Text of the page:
We wanted for Zosia and Jas to feel comfortable in water, so when they were less than 6 months old we started taking them for baby swimming classes. Thanks to that they have never been afraid of water and enjoy swimming a lot.

Even when Jas was just 3 years old and Zosia 8,
they were not afraid of playing and swimming
in a lake in Poland.

Whether or not to sign up for these classes and how long to attend them, was mom and dad's decision. It's obvious you can not ask a 6 months old if he wants to play parachute with other kids at Gymboree, but ... you can see if the little one is interested in the class, if he is having fun. If the child kicks and cries every time you try to enter a big swimming pool with him then don't do it. Listen to him, maybe the water is too cold, maybe the chlorine is irritating his eyes or maybe he just doesn't like it.

Don't push kids to doing something they don't enjoy.

Wednesday, January 8, 2014

Tough decisions about after school classes 才藝班

In Taiwan, where we live, it's very popular to send kids to different 'after school' (or in our case 'after homeschool') classes. Kids start going to so called 才藝班 creative arts - talent - interest classes at a very early age, you can even find classes for 2-3 year-olds.

Parents can choose from all kinds of classes and activities:
- music - piano, violin, drums, singing ...
- sports - roller-blading, baseball, soccer, ice-skating, gymnastics ...
- dance - ballet, modern dance, ballroom dance, hip-hop ...
- math - abacus, mental arithmetic ...
- languages - English, Japanese, French ...
- games - Chinese chess, Lego, Go ...
- arts - Chinese painting, ceramics ... 

The list can go on and on - whatever you want your child to learn, they got a class for it (at least in Taiwan)!


How do you decide?
How do you know which classes to sign your child for? 
How do you know what your child is interested in or what he is or will be good at?

In the next few posts I will share with you how we've been dealing with this issue in our family.

My husband and I have always believed that beside all the academic lessons the children should enjoy sports and arts (music and art), that's why from an early age, both Zosia and Jas, started going to classes that combined movement and music. Later on they also started being more serious about sports - ice-skating, skiing, dance, soccer, basketball.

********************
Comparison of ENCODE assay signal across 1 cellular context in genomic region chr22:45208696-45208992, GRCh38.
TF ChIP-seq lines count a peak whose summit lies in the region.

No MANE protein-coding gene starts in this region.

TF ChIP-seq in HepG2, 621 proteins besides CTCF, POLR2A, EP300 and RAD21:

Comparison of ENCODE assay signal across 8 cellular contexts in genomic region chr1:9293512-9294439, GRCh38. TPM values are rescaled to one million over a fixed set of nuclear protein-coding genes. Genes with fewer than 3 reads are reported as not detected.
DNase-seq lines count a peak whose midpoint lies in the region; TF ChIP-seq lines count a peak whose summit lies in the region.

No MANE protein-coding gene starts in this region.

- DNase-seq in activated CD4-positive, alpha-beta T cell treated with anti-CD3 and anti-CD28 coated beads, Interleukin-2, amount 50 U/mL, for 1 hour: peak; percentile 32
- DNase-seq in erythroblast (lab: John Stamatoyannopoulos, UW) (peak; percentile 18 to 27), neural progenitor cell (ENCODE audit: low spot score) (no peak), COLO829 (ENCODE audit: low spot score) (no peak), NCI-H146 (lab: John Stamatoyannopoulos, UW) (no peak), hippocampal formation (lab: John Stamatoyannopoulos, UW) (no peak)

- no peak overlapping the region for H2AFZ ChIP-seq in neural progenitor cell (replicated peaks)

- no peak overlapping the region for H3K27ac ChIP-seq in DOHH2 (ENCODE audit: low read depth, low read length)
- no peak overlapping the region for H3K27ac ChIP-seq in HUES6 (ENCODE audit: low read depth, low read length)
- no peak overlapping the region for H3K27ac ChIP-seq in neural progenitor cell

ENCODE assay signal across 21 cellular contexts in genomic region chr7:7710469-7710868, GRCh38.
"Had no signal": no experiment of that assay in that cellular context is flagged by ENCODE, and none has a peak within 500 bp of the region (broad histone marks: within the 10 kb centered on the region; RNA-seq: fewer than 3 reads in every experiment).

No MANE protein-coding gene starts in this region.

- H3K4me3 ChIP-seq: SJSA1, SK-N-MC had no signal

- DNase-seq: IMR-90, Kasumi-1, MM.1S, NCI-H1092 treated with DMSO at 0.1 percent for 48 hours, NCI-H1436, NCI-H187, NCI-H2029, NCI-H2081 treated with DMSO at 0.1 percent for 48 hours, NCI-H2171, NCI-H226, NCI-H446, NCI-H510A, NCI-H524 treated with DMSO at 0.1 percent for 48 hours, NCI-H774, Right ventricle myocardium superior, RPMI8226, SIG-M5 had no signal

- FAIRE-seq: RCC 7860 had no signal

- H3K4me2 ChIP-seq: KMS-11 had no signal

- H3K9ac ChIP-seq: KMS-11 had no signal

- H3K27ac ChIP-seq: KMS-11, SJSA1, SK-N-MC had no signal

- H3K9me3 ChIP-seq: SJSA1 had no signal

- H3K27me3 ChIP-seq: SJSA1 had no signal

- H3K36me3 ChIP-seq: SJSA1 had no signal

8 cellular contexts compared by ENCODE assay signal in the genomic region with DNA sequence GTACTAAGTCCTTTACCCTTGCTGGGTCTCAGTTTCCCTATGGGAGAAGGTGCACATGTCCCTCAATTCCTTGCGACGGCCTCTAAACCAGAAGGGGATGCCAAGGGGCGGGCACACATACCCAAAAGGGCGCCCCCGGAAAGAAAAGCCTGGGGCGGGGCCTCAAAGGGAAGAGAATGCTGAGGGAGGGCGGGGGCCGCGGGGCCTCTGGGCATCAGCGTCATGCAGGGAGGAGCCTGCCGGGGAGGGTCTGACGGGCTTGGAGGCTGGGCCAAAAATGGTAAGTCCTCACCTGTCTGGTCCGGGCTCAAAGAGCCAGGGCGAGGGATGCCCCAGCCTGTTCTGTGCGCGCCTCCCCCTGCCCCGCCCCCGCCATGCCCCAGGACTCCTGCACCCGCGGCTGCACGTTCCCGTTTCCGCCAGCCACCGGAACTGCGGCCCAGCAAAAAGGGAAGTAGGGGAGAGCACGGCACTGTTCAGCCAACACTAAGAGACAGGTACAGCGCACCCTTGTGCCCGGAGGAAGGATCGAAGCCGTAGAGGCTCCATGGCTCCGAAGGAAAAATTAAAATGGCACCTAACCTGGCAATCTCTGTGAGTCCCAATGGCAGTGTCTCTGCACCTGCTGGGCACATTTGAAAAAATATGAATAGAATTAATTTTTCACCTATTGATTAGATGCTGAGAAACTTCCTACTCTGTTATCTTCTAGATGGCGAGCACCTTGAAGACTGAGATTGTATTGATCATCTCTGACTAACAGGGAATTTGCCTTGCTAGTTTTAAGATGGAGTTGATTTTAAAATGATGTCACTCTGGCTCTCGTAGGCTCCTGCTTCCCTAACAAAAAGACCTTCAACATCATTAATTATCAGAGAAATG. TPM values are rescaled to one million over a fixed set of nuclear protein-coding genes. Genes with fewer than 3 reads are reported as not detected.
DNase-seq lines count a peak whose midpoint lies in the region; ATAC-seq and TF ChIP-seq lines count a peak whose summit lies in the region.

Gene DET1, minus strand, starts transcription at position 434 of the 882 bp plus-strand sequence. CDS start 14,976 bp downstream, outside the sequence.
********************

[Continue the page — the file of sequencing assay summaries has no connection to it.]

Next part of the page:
Some classes kids took only for a few months, others they continued for many years. 

How do we decide which classes to continue and which to drop?

Every semester we would sit with kids and discuss with them how they like the classes they are currently taking, if they wanted to start learning something new, they would need to drop one of the old classes first. 
Children would write down the names of all the classes and rate them from 1 to 10 (1- liking the least, 10 - liking the most). We would add to the list classes that they wanted to start taking. Then we would discuss their progress (or lack of it), how they like what they were learning, the distance needed to travel to the class, the price and so on. This way we had a clear idea of what the kids thought of the classes they were taking. We never pushed them to stay in a class if they didn't enjoy it. 
In the following posts you will be able to read how we dealt with Zosia's dance and ice-skating classes and Jas' ballet.
We've always tried to keep the number of classes a week below 4 for each child. For as long as possible we tried not to arrange any classes over the weekends. We wanted to have weekends open for family time and for getting together with friends.


Why wouldn't we let the kids take all the classes they wanted?

For two reasons:
money and time

all the classes cost money and there are only 7 days in a week :-) .

This system has worked for our children for many years. 
Please share with me how you deal with the after school classes and how do you decide which classes children should continue taking and which they should drop.

Sunday, January 5, 2014

Homeschooling Outing in Warsaw - Museum of Modern Art

A day after a visit to the Centre for Innovative Bioscience Education (BioCentrum Edukacji Naukowej) for a lesson on DNA (you can read about it here) we went to the Museum of Modern Art for a museum lesson. Unfortunately most of the kids were much younger than Jas and the guide was speaking to them.
Jas thought it was boring and didn't want to participate in the art activity. Instead of making something out of nothing, Jas went to explore the rest of the museum.
In the album below you can see what he saw.

 Click to play this Smilebox scrapbook